Practically, however, searches continue to be on the spot and compliance with Section 50 (in case of a personal search, as opposed to the search of a vehicle or a building) remains one of the most contested issues in an NDPS trial.
Admissibility of statements recorded during investigation
Section 53A of the Act provides for the admissibility and relevance of statements recorded by officers of the Revenue, Customs, and any other empowered departments during the course of the investigation. Section 67 (and Section 108 of the Customs Act) empowers authorised officers to summon documents, examine any person, and to record their statements. The issue here is whether the bar under Section 25 of the Indian Evidence Act, which is a strict bar against the admissibility of any confessional statement to the police, applies in such cases also. The Supreme Court has held in Noor Aga that such statements would be inadmissible for being barred by Section 25 for the reason that Section 53 of the NDPS Act deems any person investigating under this Act to be a deemed police officer. There is also a contrary judgment of the Supreme Court in Kanhaiyalal v. Union of India, AIR 2008 SC 1044. These conflicting positions taken by two division benches of the Supreme Court has been referred to a larger bench in Tofan Singh’s case (Criminal Appeal No. 152 of 2013) and is awaiting a hearing.
Section 37(b) of this Act is similar to provisions found in some harsh penal statutes such as the UAPA and the MCOCA (and the PMLA’s bail provision that the Supreme Court recently struck down). Section 37(b) states that where the offence involves a commercial quantity (this quantity varies according the drug involved), or where the offence is one regarding activities outside India (Section 24), or where the offence involves trafficking or harbouring offenders (Section 27A), or where it involves embezzling of opium by an authorised cultivator (Section 19), bail is not to be granted unless the Court is satisfied that there are “reasonable grounds for believing that the accused is not guilty of such offence and that he is not likely to commit any offence while on bail.” Ordinarily, the experience of bail under the NDPS, even in cases where Section 37(b) does not apply, has been that it remains a stricter affair than in regular cases under the Indian Penal Code.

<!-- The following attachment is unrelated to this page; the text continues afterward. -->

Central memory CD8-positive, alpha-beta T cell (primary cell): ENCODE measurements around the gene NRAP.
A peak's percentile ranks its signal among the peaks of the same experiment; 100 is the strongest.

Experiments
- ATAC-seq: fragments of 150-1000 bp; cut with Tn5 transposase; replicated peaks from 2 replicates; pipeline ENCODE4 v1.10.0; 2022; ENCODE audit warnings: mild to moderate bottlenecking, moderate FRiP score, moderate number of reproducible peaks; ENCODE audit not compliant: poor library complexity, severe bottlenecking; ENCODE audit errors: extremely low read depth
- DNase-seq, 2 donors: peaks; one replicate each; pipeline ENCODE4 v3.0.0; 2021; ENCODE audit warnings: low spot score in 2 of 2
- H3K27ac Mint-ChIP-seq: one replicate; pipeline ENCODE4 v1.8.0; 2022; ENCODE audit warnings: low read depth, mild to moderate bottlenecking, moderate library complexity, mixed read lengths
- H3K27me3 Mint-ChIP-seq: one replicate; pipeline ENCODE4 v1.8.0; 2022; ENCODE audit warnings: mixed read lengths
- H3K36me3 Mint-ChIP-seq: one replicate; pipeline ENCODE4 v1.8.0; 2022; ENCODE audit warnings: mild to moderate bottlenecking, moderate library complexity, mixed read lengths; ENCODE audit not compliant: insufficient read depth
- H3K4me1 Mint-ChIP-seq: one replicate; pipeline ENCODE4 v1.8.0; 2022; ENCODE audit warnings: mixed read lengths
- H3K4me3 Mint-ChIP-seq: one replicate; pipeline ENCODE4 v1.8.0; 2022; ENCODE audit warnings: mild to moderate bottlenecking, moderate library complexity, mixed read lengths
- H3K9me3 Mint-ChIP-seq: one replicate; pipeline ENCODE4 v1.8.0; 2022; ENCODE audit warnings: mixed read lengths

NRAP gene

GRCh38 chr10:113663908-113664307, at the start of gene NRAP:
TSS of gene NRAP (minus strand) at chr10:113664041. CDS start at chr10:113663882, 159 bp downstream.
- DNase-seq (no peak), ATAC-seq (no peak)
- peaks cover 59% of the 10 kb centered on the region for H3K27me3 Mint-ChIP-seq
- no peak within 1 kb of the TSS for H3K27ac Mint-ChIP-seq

Immunity from prosecution
While Section 307 of the CrPC empowers courts to issue pardons to an accused for turning approver during the trial, Section 64 of the NDPS Act empowers the government to grant immunity from prosecution to individuals who can assist in an inquiry or trial. The discretion is that of the government but like other administrative actions, is open to scrutiny by a writ court. As held by the Hon’ble Supreme Court in Jasbir Singh v Vipin Kumar Jaggi, (2001) 8 SCC 289, “the power conferred on the NCB is not an arbitrary one. Reasons are required to be recorded in writing. Needless to say, the reasons would have to be appropriate and germane to the object sought to be achieved by the exercise of such power.” It is pertinent to mention here that the trial court cannot overrule the grant of such immunity.
Penalties under this Act range from short imprisonment to the death sentence (in case of certain categories of repeat offenders). However, penalties depend on the amount of incriminating material recovered, that is, whether it is a small or a commercial quantity or a quantity that falls in the middle. The punishment increases with the quantity. These quantities differ from substance to substance. For instance, a commercial quantity for cannabis is 1 kg but the commercial quantity for cocaine is 100 grams. A small quantity for cannabis is 100 gram while the same for cocaine is 2 grams. The government, through a recent notification, had stated that regardless of purity, the physical weight of the recovered material (regardless of whether it is pure) should be the sole determinant. Essentially, this means that if cocaine is mixed with some other substance, it would be considered a commercial quantity if it weighs 100 gm on a scale, even though the actual percentage of cocaine might be just 25 grams. The Supreme Court has referred this issue to a larger bench in Hira Singh v. Union of India (Criminal Appeal No. 722 of 2017).
Sarim Naved is a Delhi-based advocate.